Passage: a mode of reconstruction

16 May - 15 June 2024

In the works of Daniel Mattar and Antonio Bokel, we encounter two distinct approaches to manipulating the geometry of shapes, yet also imbued with a poetic aura that sets them apart. In one way or another, the form seems to cross points of contact in their processes of work and research, prominently present in gestures closely linked to the act of creation that reveal solutions and inquiries that transcend mere formal concerns, or sometimes verge on an apparent informality. In this aspect, these gestures, so to speak, recall the history of 20th-century art, revisiting practices in painting and sculpture that question methodologies and various compositional variants typified in these disciplines.


The exhibition is, thus, a meeting of visual propositions that manifest through a materiality rooted in the use of media and the hands-on nature of their execution. The idea of “passage,” which opens the title of this project, summons an ephemeral possibility of encountering empathies and poetics that construct the exhibition as a unique, and thus transient, occasion. The “mode of reconstruction” that follows in the title, is a call to the viewer to listen and observe the various relationships with the space that develop within the exhibition.


In Daniel Mattar's work, there unfolds a fruitful construction of grids and formats between porous matter and the subtle application of an economical palette, revisiting the grid, modernist on one hand, and on the other, more metaphysical, or musical. In this respect, the titles of his works underscore, through words, a duality such as "Duet," pointing to a poetic reading of his process as two subjects meeting, and not just a technical identification of a work composed of two elements, which more commonly might be called a diptych. It is in the composition that this binomial arises, thus assigned to the conjunction of two patterns that transition through rhythm and difference in textures, markedly emphasized by the application of pigment on wood dust, a material that, in a very subtle way, draws lines of shadow on the flat background of the painted support. However, the support is, so to speak, the horizon of an abstract landscape, like a fragmented vision of floating shapes that move within the frame of each of his visual constructions. Other examples, such as "Scale," or "Compass," establish a play with language between the musical vocabulary, which does not escape the notion of time, and visual language. The scale, in the methodical geometry of color use and its composition, unfolds in another work that establishes a rhythm in the construction of elements and rhythms that compose it.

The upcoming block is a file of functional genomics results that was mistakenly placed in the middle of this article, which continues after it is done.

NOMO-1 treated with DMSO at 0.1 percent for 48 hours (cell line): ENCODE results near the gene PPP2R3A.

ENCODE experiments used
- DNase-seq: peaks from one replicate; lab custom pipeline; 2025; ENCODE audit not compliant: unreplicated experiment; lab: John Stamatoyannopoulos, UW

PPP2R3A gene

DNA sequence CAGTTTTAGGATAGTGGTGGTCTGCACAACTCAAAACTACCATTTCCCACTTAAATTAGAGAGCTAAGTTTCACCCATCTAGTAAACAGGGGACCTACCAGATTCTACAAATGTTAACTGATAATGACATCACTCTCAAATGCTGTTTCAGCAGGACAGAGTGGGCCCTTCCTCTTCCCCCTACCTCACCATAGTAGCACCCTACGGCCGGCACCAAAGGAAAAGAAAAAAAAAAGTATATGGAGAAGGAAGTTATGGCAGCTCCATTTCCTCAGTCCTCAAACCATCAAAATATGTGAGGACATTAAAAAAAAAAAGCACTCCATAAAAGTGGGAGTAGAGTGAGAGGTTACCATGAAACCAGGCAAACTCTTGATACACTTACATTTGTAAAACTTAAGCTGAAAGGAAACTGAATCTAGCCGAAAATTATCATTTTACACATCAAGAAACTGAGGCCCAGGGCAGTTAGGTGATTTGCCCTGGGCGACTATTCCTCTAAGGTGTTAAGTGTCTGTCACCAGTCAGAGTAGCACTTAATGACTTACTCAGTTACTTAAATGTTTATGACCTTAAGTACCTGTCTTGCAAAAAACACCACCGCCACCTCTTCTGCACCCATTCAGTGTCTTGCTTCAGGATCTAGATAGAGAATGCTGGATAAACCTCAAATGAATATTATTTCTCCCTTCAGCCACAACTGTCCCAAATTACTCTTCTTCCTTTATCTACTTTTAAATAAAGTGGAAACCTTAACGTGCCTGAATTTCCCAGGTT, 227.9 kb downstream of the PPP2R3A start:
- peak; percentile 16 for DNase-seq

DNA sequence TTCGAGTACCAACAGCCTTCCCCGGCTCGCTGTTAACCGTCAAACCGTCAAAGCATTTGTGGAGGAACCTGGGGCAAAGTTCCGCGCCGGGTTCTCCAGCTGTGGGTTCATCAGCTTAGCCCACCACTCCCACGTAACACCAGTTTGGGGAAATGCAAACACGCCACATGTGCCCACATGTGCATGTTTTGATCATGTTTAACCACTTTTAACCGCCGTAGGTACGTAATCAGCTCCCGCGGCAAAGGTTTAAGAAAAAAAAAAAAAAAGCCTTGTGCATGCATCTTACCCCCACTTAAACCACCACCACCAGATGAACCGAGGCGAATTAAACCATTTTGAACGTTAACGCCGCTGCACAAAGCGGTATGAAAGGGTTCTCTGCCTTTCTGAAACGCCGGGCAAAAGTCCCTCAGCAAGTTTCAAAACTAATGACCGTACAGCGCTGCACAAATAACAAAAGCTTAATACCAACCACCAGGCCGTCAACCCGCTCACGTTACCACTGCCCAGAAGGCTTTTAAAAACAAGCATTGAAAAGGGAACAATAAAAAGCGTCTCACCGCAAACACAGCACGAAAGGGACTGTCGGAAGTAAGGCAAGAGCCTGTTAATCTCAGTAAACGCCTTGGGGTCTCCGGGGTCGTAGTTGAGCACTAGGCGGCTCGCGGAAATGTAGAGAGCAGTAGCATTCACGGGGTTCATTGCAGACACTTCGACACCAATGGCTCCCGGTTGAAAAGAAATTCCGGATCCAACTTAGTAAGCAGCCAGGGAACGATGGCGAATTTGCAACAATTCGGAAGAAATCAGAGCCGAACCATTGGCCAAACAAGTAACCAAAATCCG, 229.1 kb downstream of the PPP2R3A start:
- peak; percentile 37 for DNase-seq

Antonio Bokel has paid special attention to the deconstruction of the circle in the course of his work, treating this perfect and metaphysical shape as one of many possibilities to return to sculptural structures that unfolded the geometric composition in scales and metrics of apparent formal balance, between the contrast of black, and the chromatic tension, sometimes on loose canvases of considerable size. In this exhibition, the artist returns to a medium and notable scale, provoking simple changes, or shifts, of the various three-dimensional elements that reconnect painting and sculpture, as can be observed in the large black circle, “untitled”, and that develops other geometric figures, such as the line or the square, Euclidean geometry that Bokel continuously questions in his work. These are spatial and operational concepts that affect the vision, and thus the body that observes, such as in the presence of a modular sculpture, like an amplified puzzle, which suggests an idea of movement, or of use and play, but that refers to an almost monumental impossibility of industrial construction.


In this logic of play, the materials and exhibition devices are absorbed by the process of constructing the work itself, and what was once a passe-partout with a technical function of framing a drawing, or another record, is now a relief, close to sculpture, but decidedly a geometric construction, revolutionizing the form in its previous functionality. It is in scale and proportion that it questions a way of seeing, like a memory of the neo-concrete or constructivist history. Yet, it transgresses the modernist canons that it systematically revisits.


The exhibition is a field of reconstruction among neighborhoods and poetics that, in a not obvious way, proposes a conversation, like a passage through other fields of possibilities between the hand and the material, memory and experience.


 João Silvério, 2024